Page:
The Bill and Melinda Gates Foundation will donate $35 million over the next five years to boost graduation rates at U.S. community colleges.
The program, called “Completion by Design,” will give grants to groups of community colleges in nine states that develop plans to address the needs of low-income students, the Seattle-based foundation said today in a statement. Seventeen percent of first-time, full-time Hispanic students and 14 percent of black students graduate community colleges within three years, compared with 22 percent overall, the foundation said, citing federal data.
“Most students today who are pursuing an education beyond high school are also balancing the demands of work and family,” Melinda Gates, co-chair of the foundation and wife of Bill Gates, the billionaire chairman of Microsoft Corp., said in the statement. “Yet colleges haven’t adapted to this new reality. Completion by Design will give enterprising colleges the resources they need to pursue what works for students.”
President Barack Obama today emphasized the role of community colleges in preparing students for the job market, as he announced an initiative linking companies including Oak Brook, Illinois-based McDonald’s Corp., the world’s largest restaurant chain, and Hartford, Connecticut-based United Technologies Corp. in partnerships with schools. Tomorrow, the White House will hold the first Summit on Community Colleges, hosted by Jill Biden, the wife of Vice President Joe Biden and a teacher at a community college. Melinda Gates is scheduled to speak at the event.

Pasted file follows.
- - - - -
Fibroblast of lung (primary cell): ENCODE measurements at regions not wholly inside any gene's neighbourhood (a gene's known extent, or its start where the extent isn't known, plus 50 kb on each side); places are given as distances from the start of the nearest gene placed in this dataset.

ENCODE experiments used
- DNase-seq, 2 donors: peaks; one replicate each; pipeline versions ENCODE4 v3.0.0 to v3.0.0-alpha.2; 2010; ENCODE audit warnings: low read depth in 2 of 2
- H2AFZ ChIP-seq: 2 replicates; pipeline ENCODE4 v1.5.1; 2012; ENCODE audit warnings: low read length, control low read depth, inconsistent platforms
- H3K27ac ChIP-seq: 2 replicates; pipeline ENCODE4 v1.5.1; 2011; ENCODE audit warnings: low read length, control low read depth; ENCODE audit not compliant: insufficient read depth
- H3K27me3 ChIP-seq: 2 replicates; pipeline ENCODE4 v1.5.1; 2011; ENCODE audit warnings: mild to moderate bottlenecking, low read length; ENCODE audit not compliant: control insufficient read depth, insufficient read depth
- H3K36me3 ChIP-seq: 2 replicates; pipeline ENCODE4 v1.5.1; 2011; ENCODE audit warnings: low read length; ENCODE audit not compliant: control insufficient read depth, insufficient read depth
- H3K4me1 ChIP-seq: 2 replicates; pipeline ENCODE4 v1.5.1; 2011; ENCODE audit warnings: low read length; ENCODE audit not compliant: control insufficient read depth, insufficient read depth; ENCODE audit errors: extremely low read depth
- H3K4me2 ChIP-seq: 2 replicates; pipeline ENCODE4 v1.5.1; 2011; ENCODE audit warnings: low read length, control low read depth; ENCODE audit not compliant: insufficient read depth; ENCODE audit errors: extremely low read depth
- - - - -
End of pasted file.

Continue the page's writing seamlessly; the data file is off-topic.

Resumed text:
The states whose community colleges were selected to compete for the Completion by Design grants are: Arizona, California, Florida, Georgia, New York, North Carolina, Ohio, Texas and Washington.
“When I was growing up, we led the world in the number of college degrees awarded,” Melinda Gates said in prepared remarks for tomorrow’s speech. “Now, we’re twelfth. Times have changed, and we must change, too. When community colleges prepare all their students for a successful career, then the future of our economy will be secure.”
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